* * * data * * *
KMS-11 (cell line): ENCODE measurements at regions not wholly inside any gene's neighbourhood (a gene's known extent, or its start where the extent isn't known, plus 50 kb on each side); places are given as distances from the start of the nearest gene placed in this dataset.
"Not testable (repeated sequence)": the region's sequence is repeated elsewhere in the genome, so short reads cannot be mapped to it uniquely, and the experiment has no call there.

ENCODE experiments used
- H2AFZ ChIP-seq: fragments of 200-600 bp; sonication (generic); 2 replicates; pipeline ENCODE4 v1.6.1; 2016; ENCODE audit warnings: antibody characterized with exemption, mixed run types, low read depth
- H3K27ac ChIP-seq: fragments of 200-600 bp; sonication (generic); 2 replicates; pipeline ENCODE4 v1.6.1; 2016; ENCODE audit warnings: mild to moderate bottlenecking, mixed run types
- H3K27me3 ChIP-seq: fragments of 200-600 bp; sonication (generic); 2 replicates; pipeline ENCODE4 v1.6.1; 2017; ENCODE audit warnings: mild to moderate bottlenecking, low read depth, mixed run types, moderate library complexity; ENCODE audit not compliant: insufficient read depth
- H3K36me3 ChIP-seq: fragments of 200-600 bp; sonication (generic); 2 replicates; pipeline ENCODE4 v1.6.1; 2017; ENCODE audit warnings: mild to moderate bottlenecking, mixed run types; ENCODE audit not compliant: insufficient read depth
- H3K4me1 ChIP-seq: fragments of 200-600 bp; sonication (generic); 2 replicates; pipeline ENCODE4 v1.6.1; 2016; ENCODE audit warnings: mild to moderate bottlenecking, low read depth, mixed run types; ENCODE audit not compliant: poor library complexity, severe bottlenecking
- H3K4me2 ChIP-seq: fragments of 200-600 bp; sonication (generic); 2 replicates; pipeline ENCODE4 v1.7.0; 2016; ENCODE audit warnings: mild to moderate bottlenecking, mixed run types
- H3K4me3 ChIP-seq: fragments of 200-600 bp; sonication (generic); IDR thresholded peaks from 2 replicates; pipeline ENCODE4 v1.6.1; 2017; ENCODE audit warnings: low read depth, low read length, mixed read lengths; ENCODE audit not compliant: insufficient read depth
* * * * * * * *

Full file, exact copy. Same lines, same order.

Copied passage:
KMS-11 (cell line): ENCODE measurements at regions not wholly inside any gene's neighbourhood (a gene's known extent, or its start where the extent isn't known, plus 50 kb on each side); places are given as distances from the start of the nearest gene placed in this dataset.
"Not testable (repeated sequence)": the region's sequence is repeated elsewhere in the genome, so short reads cannot be mapped to it uniquely, and the experiment has no call there.

ENCODE experiments used
- H2AFZ ChIP-seq: fragments of 200-600 bp; sonication (generic); 2 replicates; pipeline ENCODE4 v1.6.1; 2016; ENCODE audit warnings: antibody characterized with exemption, mixed run types, low read depth
- H3K27ac ChIP-seq: fragments of 200-600 bp; sonication (generic); 2 replicates; pipeline ENCODE4 v1.6.1; 2016; ENCODE audit warnings: mild to moderate bottlenecking, mixed run types
- H3K27me3 ChIP-seq: fragments of 200-600 bp; sonication (generic); 2 replicates; pipeline ENCODE4 v1.6.1; 2017; ENCODE audit warnings: mild to moderate bottlenecking, low read depth, mixed run types, moderate library complexity; ENCODE audit not compliant: insufficient read depth
- H3K36me3 ChIP-seq: fragments of 200-600 bp; sonication (generic); 2 replicates; pipeline ENCODE4 v1.6.1; 2017; ENCODE audit warnings: mild to moderate bottlenecking, mixed run types; ENCODE audit not compliant: insufficient read depth
- H3K4me1 ChIP-seq: fragments of 200-600 bp; sonication (generic); 2 replicates; pipeline ENCODE4 v1.6.1; 2016; ENCODE audit warnings: mild to moderate bottlenecking, low read depth, mixed run types; ENCODE audit not compliant: poor library complexity, severe bottlenecking
- H3K4me2 ChIP-seq: fragments of 200-600 bp; sonication (generic); 2 replicates; pipeline ENCODE4 v1.7.0; 2016; ENCODE audit warnings: mild to moderate bottlenecking, mixed run types
- H3K4me3 ChIP-seq: fragments of 200-600 bp; sonication (generic); IDR thresholded peaks from 2 replicates; pipeline ENCODE4 v1.6.1; 2017; ENCODE audit warnings: low read depth, low read length, mixed read lengths; ENCODE audit not compliant: insufficient read depth